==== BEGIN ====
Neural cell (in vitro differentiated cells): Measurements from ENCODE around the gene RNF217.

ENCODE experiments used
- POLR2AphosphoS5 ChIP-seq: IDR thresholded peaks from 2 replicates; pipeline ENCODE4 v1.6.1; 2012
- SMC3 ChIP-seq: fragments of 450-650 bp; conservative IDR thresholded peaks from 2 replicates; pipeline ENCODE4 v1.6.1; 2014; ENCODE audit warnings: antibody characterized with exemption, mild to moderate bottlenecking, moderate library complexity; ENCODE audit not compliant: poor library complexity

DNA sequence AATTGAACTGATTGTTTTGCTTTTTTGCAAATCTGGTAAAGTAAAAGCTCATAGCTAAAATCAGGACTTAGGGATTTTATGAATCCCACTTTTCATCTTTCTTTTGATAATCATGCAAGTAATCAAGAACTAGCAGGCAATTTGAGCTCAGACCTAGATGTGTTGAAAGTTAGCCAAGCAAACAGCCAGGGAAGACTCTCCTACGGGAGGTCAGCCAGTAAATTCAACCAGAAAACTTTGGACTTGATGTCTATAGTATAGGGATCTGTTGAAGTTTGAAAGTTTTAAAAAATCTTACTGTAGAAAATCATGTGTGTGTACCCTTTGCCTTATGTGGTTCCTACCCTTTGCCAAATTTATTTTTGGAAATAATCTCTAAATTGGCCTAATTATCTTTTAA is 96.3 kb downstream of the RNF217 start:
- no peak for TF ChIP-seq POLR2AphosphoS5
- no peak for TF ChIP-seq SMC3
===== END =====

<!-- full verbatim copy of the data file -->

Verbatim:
Neural cell (in vitro differentiated cells): Measurements from ENCODE around the gene RNF217.

ENCODE experiments used
- POLR2AphosphoS5 ChIP-seq: IDR thresholded peaks from 2 replicates; pipeline ENCODE4 v1.6.1; 2012
- SMC3 ChIP-seq: fragments of 450-650 bp; conservative IDR thresholded peaks from 2 replicates; pipeline ENCODE4 v1.6.1; 2014; ENCODE audit warnings: antibody characterized with exemption, mild to moderate bottlenecking, moderate library complexity; ENCODE audit not compliant: poor library complexity

DNA sequence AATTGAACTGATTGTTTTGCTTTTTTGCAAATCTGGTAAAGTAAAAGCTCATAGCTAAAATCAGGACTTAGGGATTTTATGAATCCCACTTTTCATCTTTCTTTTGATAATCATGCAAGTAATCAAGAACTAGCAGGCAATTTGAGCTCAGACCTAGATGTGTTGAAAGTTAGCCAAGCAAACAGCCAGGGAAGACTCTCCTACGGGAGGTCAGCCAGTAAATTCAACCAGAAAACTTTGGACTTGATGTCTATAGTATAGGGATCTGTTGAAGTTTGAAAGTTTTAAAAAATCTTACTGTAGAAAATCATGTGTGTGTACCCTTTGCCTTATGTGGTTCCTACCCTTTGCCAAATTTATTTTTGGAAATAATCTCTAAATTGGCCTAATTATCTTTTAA is 96.3 kb downstream of the RNF217 start:
- no peak for TF ChIP-seq POLR2AphosphoS5
- no peak for TF ChIP-seq SMC3